photo of bridge at Camp Milton

Preservation Project Jacksonville: The Untold Story

A photo of a trail at Camp Milton Historic Preserve

An exciting history of conservation and preservation. The largest urban park system in the United States. Over 51,000 acres of preserved land. Would you guess that all of this is in Jacksonville, Florida?

For the past year, I have been speaking with and interviewing individuals who were pertinent to the creation of Preservation Project Jacksonville (PPJ). By hearing directly from those who experienced the project coming to fruition, I have recorded the story of PPJ, and created my own oral history project titled Preservation Project Jacksonville: The Untold Story. This project was created to bring awareness and appreciation for our local parks, which each have a story, and are here for us to enjoy for decades to come. Interviews so far have been held with Richard A. Mullaney, former legal counsel to the City of Jacksonville, Mark Middlebrook, CEO of the Timucuan Parks Foundation, former National Park Superintendent Barbara Goodman, and former Mayor John Delaney. The parks being studied for this project include Betz-Tiger Point Preserve, Camp Milton Historic Preserve, Huguenot Memorial Park, Julington-Durbin Creek Preserve, and Dutton Island Preserve.

To share my work recording the history of PPJ, information will be posted on this blog, bi-weekly on Monday mornings. You can look forward to reading background information about PPJ, pictures of the parks and individuals involved with them, and the actual interviews I have conducted. Listening to the stories of these parks being told by those who helped preserve them is something special and set Jacksonville apart from any other metropolitan city in Florida. My goal is to preserve these stories so that we may remember why these parks are here and their importance.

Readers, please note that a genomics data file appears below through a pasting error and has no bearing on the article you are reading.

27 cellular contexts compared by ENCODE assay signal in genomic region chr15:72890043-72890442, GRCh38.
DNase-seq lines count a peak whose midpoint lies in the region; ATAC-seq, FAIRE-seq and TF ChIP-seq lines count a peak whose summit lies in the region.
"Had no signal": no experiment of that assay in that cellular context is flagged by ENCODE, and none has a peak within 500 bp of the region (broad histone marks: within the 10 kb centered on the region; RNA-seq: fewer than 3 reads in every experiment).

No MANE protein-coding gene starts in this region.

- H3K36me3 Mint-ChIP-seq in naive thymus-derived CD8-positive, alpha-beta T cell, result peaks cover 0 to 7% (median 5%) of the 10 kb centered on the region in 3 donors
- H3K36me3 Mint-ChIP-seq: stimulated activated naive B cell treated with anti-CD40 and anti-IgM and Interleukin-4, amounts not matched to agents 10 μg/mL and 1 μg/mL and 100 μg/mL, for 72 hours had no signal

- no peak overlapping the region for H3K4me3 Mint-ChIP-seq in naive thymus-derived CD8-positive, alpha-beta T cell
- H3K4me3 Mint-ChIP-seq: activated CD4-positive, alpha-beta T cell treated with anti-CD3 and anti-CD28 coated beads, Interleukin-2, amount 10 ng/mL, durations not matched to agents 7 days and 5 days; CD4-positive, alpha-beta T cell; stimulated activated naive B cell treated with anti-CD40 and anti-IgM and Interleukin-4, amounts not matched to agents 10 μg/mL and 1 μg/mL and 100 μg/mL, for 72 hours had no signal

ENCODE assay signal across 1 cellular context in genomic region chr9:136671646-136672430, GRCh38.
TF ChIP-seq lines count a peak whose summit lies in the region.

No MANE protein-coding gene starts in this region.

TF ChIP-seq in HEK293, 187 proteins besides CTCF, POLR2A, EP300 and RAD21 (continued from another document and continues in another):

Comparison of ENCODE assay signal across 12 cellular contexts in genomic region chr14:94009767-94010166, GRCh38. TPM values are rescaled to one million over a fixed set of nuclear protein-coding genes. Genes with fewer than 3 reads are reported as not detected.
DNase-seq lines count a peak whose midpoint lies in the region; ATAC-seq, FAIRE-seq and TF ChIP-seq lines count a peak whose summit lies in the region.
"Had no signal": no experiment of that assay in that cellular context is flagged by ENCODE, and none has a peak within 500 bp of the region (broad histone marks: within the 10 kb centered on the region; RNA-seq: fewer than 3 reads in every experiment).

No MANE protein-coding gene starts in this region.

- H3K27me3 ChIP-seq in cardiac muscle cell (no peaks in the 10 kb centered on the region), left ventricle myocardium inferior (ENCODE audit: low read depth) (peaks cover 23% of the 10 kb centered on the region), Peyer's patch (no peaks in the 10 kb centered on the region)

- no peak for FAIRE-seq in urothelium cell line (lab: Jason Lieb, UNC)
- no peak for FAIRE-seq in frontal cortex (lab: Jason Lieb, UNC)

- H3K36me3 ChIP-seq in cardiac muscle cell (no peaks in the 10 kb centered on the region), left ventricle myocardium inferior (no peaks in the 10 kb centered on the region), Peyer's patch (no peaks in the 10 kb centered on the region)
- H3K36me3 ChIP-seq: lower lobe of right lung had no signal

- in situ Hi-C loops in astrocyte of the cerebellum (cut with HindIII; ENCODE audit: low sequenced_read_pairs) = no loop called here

In 1999, Mayor John Delaney created the largest land acquisition program in Florida’s history, which became the impetus for PPJ. The original intent of the land acquisition program was to guide growth into different areas of the city. What started out as a small idea that would help parts of Jacksonville grow turned into a huge project which continues to impact our great city.

Click here to learn more about the parks on the City of Jacksonville’s website! Which park do you want to visit next?


A photo of Huguenot Memorial Park, located on North East Jacksonville's shores

A photo of Huguenot Memorial Park, located on North East Jacksonville’s shores



Leave a Reply

Your email address will not be published.

You may use these HTML tags and attributes:

<a href="" title=""> <abbr title=""> <acronym title=""> <b> <blockquote cite=""> <cite> <code> <del datetime=""> <em> <i> <q cite=""> <s> <strike> <strong>